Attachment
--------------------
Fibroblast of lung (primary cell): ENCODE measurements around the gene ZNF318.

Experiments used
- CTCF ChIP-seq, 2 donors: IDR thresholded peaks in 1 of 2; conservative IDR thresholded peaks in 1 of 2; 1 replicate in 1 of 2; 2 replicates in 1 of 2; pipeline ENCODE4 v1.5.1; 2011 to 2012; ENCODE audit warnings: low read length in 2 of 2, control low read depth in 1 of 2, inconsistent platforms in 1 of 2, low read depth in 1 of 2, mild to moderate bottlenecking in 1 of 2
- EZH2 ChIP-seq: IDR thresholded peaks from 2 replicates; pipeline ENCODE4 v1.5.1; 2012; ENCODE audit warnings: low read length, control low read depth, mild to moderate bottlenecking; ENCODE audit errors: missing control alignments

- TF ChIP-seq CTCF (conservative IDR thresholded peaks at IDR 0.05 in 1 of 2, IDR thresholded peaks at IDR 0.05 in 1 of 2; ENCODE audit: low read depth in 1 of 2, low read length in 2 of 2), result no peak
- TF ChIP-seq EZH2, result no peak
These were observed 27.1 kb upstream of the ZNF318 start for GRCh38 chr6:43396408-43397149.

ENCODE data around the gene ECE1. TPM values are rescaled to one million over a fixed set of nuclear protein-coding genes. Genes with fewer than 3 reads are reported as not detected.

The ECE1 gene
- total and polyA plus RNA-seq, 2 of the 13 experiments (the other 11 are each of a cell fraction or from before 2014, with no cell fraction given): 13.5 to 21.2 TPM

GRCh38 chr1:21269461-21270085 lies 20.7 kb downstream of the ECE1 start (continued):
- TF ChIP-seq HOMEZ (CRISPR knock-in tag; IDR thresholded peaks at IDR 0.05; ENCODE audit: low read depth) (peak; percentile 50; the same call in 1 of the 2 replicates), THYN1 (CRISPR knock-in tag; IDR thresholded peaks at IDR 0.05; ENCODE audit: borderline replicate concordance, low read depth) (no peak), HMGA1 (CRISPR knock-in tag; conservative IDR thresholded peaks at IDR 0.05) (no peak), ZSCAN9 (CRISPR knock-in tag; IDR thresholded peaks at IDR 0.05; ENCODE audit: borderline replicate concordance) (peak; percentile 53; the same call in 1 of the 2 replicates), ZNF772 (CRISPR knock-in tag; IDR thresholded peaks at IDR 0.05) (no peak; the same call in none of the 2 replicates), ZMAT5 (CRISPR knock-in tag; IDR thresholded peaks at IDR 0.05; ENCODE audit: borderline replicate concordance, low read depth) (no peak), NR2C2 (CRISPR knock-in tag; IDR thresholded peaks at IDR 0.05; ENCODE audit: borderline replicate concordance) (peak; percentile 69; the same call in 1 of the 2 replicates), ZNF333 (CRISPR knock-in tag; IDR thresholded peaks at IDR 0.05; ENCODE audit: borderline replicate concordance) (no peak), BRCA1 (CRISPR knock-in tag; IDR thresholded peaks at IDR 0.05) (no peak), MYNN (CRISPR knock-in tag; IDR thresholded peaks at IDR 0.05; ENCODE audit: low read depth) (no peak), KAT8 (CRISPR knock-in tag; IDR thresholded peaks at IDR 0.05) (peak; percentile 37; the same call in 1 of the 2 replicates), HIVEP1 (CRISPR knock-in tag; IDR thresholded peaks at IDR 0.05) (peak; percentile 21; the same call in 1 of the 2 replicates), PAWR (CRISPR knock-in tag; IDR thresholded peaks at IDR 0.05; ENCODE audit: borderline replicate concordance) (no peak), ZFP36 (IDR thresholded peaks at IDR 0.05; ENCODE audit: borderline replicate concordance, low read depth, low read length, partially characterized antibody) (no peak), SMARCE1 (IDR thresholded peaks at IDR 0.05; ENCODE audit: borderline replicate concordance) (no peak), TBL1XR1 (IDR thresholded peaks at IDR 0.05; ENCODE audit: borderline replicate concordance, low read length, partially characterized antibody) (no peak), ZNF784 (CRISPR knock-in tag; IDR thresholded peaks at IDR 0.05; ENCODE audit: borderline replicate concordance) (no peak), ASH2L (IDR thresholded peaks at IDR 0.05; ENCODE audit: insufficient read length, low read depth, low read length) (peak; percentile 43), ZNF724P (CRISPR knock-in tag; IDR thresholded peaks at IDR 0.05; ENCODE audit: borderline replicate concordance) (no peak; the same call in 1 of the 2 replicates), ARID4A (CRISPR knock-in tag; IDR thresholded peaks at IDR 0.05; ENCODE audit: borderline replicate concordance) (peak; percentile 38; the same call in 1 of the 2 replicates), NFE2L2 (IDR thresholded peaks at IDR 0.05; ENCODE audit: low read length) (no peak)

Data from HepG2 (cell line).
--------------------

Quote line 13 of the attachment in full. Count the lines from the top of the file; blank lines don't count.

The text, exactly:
Data from HepG2 (cell line).